Sharing Best Practices for Effective Multilingual Communication in Healthcare
All of us have felt confused by jargon at some point, whether in a hospital, a law office, or when we read (or don’t read) an online user agreement. Specialized terminology, including medical jargon, is necessary to streamline communication between people already familiar with a topic, but these terms often do more harm than good when speaking to someone who lacks the same knowledge. Those of us who work in healthcare translation are often trying to prevent unfamiliar language from amplifying the anxiety a patient may already feel. Sensitivity to the effects of jargon is crucial for healthcare professionals. Some of the harm jargon can do when misapplied is obvious, whereas certain effects are so subtle you may not have noticed them. After reading about them, however, you will see them everywhere. As a healthcare translation service, we would like to share these five important points regarding how jargon prevents us from communicating effectively with patients.
Do you know the difference between medical translation and medical interpretation? Many people just use the term “translation” for everything, but medical translation refers to a written document, and interpretation is the immediate conversion of the spoken word into another language. A proactive translation service will make the distinction for you outright to assure you know exactly what you are paying for before any confusion has the chance to set in. Good medical translation services know that the general public finds these terms confusing, and get ahead of the problem.
Many medical professionals are proactive communicators as well, using analogies and clear descriptions of medical problems that make understanding easy for patients. These individuals, however, are often seen as having a natural gift for communication. It can be seen as a part of one’s personality, and so it is not always prioritized in training. The truth is that good communication can absolutely be taught, and dropping exclusivist jargon is a quantifiable way to enhance communication with patients.
One study found a fascinating pattern among human beings who use jargon. It looked at the frequency of jargon usage among people with higher and lower perceived “status” in a respective group, and found that there was a significant increase in jargon among people with lower perceived status, and less jargon from people with higher status. It’s not hard to imagine the reasons for this. Lower people in an organization or exclusive social group may have more to prove in order to increase their status, and using more jargon may be an attempt to do so. Whatever the reason, jargon is certainly a gatekeeper to various professional or social groups, and may be used to demonstrate just how exclusive a community is. Certainly, some people do this intentionally, but even done on accident it can leave the person they are speaking to feeling excluded, as well as confused.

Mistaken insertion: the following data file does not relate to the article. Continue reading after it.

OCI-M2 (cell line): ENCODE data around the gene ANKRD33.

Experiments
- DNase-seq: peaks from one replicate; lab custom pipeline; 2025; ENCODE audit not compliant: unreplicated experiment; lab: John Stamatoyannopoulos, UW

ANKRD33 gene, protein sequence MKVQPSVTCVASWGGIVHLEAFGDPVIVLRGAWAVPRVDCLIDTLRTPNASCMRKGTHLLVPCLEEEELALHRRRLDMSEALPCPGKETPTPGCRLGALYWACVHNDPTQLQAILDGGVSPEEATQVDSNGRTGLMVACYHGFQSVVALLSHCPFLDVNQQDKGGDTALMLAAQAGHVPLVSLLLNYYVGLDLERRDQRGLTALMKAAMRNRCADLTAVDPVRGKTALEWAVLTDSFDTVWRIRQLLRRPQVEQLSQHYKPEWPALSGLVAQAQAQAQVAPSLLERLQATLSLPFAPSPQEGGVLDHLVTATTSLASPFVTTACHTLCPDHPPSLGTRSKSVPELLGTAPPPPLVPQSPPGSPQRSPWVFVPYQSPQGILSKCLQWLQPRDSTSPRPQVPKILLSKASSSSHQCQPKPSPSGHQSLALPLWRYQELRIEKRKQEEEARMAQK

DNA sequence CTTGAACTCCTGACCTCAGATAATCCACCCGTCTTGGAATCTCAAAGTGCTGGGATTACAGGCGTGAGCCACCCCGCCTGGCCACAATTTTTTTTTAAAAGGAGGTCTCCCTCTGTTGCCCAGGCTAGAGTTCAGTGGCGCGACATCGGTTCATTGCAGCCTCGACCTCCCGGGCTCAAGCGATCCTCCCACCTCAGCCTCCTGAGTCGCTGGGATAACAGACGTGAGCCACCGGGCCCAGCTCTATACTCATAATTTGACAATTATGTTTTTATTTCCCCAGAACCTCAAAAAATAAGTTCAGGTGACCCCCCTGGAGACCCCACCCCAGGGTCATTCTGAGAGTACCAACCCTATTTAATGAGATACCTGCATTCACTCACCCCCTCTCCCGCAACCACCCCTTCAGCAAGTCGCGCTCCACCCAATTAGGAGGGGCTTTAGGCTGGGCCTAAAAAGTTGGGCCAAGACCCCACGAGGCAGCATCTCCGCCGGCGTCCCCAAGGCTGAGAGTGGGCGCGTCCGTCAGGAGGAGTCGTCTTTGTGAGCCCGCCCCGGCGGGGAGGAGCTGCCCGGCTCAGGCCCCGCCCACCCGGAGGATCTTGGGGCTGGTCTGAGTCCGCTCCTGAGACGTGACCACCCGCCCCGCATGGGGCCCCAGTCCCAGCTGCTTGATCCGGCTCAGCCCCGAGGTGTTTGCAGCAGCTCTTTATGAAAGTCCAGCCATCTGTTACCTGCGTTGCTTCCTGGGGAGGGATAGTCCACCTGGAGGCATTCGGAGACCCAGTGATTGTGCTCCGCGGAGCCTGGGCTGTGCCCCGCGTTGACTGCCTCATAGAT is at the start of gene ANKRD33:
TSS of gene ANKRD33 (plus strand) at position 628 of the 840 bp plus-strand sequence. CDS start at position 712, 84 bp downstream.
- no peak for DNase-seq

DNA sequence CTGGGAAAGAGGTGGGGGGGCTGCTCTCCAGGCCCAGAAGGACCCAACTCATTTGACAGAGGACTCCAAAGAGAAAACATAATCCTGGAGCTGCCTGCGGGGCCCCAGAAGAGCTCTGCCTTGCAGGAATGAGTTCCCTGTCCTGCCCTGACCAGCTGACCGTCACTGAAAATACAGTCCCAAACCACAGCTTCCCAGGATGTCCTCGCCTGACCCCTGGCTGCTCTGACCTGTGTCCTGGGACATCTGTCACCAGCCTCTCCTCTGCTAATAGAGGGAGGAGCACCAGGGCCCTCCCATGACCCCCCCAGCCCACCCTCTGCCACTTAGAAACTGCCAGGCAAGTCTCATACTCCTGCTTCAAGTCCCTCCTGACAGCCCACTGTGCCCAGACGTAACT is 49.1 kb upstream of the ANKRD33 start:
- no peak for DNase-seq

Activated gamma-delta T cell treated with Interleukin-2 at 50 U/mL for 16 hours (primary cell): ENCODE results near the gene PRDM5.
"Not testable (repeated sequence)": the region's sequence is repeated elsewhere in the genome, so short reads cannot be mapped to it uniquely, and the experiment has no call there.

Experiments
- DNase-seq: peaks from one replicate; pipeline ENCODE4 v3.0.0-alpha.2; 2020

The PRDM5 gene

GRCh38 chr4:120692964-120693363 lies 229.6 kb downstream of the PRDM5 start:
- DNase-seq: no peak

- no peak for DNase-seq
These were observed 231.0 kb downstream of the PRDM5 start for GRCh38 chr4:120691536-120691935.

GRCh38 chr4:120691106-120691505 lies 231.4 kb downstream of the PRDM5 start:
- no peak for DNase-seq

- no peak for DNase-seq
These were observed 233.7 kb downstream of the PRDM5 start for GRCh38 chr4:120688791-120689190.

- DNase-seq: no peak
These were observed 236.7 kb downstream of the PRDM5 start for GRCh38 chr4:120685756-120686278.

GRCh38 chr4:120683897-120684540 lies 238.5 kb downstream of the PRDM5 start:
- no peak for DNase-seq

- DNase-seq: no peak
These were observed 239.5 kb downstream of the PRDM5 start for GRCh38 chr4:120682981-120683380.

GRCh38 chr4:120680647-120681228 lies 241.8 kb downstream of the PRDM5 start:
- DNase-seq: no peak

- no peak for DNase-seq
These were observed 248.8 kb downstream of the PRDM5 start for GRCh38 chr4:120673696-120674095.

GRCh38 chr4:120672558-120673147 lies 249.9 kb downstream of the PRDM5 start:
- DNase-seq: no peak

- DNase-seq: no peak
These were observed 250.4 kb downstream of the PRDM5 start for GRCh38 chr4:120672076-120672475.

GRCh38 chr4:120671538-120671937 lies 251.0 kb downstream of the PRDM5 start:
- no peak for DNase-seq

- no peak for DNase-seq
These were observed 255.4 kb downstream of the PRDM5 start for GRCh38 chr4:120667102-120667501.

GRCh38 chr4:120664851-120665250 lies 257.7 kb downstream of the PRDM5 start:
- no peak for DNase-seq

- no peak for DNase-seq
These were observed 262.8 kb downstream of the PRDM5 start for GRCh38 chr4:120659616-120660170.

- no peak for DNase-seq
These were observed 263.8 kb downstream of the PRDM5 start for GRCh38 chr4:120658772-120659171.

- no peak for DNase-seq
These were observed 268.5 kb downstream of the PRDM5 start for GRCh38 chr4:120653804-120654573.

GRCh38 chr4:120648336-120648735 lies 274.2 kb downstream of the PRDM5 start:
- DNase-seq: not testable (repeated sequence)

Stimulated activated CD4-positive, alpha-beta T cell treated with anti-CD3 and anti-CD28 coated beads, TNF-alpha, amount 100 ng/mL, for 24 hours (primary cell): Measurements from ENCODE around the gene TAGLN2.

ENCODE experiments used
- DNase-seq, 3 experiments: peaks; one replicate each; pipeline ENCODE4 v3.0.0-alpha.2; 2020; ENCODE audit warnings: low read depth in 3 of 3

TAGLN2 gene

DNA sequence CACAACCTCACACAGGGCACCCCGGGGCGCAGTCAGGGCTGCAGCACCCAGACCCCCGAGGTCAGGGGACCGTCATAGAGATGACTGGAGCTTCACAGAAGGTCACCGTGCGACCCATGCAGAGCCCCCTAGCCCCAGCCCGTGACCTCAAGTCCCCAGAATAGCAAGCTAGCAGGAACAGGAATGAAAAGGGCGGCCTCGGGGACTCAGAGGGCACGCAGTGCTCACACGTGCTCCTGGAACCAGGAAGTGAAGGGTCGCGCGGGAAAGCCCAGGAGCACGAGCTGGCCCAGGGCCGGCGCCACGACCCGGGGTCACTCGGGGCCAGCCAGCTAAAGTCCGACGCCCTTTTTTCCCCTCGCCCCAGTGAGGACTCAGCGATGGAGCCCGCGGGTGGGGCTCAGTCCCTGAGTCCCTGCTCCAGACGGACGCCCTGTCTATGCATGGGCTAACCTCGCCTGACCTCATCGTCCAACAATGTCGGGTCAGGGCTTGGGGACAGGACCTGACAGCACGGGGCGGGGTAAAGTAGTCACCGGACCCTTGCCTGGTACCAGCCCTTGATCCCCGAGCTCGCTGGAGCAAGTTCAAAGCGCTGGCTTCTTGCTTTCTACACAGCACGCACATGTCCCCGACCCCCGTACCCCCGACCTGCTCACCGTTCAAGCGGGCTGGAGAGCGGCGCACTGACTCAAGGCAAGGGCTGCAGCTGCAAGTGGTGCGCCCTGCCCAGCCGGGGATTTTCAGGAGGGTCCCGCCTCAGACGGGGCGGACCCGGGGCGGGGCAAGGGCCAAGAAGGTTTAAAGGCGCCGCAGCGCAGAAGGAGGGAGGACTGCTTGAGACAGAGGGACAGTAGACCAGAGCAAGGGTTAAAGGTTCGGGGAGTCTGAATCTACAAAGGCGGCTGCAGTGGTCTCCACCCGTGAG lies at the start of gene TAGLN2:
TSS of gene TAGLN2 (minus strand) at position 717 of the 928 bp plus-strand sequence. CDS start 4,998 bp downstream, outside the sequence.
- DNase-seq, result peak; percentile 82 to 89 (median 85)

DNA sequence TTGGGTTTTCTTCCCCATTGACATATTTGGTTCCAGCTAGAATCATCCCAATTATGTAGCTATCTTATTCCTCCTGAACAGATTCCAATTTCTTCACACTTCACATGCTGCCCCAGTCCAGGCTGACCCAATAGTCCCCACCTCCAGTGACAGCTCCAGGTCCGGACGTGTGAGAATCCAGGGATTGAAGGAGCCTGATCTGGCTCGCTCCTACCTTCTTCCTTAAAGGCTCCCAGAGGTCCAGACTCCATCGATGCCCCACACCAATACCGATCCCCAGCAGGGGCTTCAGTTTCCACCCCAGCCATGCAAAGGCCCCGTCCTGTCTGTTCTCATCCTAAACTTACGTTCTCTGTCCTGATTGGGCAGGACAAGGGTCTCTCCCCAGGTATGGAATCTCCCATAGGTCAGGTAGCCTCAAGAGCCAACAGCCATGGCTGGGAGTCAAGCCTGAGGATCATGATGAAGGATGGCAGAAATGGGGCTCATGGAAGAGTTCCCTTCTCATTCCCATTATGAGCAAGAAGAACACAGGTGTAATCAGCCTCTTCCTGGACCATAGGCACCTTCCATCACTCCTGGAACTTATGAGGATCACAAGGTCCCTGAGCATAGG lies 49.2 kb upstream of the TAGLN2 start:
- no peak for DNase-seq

To start, let’s clarify one point. It’s only an acronym if you can pronounce it like a word, like SCUBA or RADAR. If you say each letter, as in MD or RN, then it’s just an abbreviation. Both of these are common ways medical professionals use to shorten the process of documenting or searching for terms, and they do a good job at that.
You can imagine the dilemma when we come across them in a medical translation. Is there an equivalent term in the target language? Sometimes speakers of another language use their own abbreviation, or sometimes they even use the English language one. Clearly the people creating the medical translation need to be familiar with technical terms in both languages. If our audience is made up of patients, we recommend the original document be as free of abbreviations as possible.
There are several reasons why acronyms and abbreviations are particularly harmful in a dialogue with patients. First of all, they are short and sound like words, which makes them easy to miss in a sentence. Also, if you ever do an internet search of an abbreviation, you will find the same abbreviation used for multiple different terms or names. In general, abbreviations or acronyms take all the context away from terms that are already difficult, making them doubly exclusive.
Jargon is a special challenge for medical translation. One might think that a translator’s task of clarifying communication would naturally include eliminating jargon in the final result, but that is not always the case. In fact, knowing how to appropriately handle jargon is what sets medical and scientific translators apart. If a healthcare translation is destined for a healthcare audience, appropriate jargon needs to be preserved in the text. While translators don’t change the content of a document, if it is destined for patients we recommend the original be written in language that will be smoothly understood by a wide range of readers with varying healthcare literacy.
We’ve made the case that jargon is for experts and plain language is for the people they serve. The natural question to follow is, how do we change the way we communicate? In fact, it can be just as hard as learning a new language, especially when long-standing habits have become entrenched. One of the best ways to find out how to improve is to get feedback. An engaged audience will often ask questions that show their comprehension. Stay alert for confused body language, and do what you can to make sure your patients are comfortable so that they are more likely to tell you if they’re confused. For ideas on how to replace jargon, try the The Plain Language Medical Dictionary. Finally, put yourself in their shoes. We may not always correctly guess what others experience, or how well they understand us, but there’s no better place to start than with empathy.